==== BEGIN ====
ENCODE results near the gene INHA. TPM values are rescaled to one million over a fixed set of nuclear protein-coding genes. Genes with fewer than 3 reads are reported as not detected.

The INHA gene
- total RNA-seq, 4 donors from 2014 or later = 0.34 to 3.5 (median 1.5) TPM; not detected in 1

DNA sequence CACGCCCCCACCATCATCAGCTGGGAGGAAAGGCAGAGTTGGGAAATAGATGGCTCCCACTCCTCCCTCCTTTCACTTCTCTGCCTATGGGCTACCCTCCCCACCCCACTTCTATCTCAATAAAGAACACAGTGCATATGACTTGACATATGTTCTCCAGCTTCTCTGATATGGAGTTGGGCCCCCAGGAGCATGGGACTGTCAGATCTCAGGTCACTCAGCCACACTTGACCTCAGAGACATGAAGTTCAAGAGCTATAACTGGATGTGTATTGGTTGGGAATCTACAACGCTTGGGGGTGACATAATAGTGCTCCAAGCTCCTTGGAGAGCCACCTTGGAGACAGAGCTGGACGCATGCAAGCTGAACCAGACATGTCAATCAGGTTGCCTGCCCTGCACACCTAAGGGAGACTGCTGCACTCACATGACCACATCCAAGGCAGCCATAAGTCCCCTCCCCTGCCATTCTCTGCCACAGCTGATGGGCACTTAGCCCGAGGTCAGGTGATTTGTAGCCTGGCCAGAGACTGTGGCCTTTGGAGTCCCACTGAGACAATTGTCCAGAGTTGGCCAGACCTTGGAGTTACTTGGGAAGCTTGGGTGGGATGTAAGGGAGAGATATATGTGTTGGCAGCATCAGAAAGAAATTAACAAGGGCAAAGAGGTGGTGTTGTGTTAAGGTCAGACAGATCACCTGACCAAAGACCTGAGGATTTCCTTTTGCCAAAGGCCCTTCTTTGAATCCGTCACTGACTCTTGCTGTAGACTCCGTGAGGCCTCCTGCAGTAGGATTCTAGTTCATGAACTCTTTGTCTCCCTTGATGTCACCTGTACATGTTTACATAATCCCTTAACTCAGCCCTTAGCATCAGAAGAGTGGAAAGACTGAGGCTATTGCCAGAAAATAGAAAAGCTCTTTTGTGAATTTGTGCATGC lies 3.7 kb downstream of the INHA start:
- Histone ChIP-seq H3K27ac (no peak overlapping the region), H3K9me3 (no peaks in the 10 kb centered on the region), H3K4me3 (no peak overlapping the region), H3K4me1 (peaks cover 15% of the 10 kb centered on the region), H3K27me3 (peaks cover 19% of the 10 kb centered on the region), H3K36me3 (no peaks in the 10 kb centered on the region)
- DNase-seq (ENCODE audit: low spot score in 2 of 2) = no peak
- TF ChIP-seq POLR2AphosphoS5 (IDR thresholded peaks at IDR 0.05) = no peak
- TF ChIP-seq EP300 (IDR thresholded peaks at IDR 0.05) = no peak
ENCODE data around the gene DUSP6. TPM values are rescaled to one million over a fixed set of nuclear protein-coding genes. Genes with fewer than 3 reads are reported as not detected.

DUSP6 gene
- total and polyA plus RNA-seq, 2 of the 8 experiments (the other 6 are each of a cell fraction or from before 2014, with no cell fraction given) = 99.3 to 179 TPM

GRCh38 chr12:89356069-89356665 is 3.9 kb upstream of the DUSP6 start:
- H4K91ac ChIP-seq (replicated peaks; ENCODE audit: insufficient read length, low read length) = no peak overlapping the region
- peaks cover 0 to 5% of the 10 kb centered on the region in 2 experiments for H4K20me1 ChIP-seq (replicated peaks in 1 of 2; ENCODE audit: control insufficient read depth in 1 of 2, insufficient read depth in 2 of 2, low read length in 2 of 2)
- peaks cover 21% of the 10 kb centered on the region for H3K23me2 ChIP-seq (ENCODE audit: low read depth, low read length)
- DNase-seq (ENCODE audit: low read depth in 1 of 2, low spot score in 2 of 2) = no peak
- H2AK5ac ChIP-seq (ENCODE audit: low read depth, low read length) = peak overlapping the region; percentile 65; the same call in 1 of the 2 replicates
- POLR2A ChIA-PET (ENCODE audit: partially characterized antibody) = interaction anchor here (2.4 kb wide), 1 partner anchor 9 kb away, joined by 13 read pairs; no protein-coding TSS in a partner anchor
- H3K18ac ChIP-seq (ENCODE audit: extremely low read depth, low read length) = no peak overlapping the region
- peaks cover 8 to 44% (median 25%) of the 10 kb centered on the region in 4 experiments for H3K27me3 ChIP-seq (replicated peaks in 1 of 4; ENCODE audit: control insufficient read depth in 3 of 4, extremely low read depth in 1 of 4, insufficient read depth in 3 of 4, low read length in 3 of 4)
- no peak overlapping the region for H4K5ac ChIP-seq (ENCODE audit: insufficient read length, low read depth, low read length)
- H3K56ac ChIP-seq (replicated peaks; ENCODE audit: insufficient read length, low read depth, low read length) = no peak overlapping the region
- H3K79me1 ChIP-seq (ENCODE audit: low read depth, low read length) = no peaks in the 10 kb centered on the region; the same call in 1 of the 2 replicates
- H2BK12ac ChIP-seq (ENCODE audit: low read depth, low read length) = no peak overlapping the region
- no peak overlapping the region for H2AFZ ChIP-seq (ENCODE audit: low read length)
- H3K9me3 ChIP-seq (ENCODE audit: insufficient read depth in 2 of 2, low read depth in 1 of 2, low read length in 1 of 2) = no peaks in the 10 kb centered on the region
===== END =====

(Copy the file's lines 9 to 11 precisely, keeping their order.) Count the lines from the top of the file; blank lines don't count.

ENCODE data around the gene DUSP6. TPM values are rescaled to one million over a fixed set of nuclear protein-coding genes. Genes with fewer than 3 reads are reported as not detected.

DUSP6 gene
- total and polyA plus RNA-seq, 2 of the 8 experiments (the other 6 are each of a cell fraction or from before 2014, with no cell fraction given) = 99.3 to 179 TPM